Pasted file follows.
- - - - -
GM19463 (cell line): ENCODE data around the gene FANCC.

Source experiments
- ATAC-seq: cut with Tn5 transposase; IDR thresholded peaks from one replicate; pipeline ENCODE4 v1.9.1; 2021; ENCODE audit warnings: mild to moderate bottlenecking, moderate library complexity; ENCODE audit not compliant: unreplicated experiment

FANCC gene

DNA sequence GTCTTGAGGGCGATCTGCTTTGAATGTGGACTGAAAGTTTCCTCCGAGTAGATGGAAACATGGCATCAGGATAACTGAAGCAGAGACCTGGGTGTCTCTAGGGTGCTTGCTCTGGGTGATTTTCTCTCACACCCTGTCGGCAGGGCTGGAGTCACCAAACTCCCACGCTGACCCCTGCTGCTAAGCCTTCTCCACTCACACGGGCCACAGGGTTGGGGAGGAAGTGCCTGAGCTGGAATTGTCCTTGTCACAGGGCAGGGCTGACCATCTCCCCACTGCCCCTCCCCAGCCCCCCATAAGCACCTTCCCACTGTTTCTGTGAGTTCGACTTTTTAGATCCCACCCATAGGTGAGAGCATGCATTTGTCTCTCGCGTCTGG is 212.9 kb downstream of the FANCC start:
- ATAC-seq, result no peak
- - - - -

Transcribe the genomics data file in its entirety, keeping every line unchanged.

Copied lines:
GM19463 (cell line): ENCODE data around the gene FANCC.

Source experiments
- ATAC-seq: cut with Tn5 transposase; IDR thresholded peaks from one replicate; pipeline ENCODE4 v1.9.1; 2021; ENCODE audit warnings: mild to moderate bottlenecking, moderate library complexity; ENCODE audit not compliant: unreplicated experiment

FANCC gene

DNA sequence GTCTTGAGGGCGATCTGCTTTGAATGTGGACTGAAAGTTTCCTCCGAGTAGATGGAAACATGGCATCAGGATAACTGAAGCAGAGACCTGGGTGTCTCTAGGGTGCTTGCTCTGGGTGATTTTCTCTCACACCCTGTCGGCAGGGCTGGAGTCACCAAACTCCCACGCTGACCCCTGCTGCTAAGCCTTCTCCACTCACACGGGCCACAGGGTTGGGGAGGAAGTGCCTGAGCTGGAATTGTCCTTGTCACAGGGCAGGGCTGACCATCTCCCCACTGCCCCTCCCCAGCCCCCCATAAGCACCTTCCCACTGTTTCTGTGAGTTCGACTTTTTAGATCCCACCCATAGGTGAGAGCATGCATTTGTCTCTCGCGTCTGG is 212.9 kb downstream of the FANCC start:
- ATAC-seq, result no peak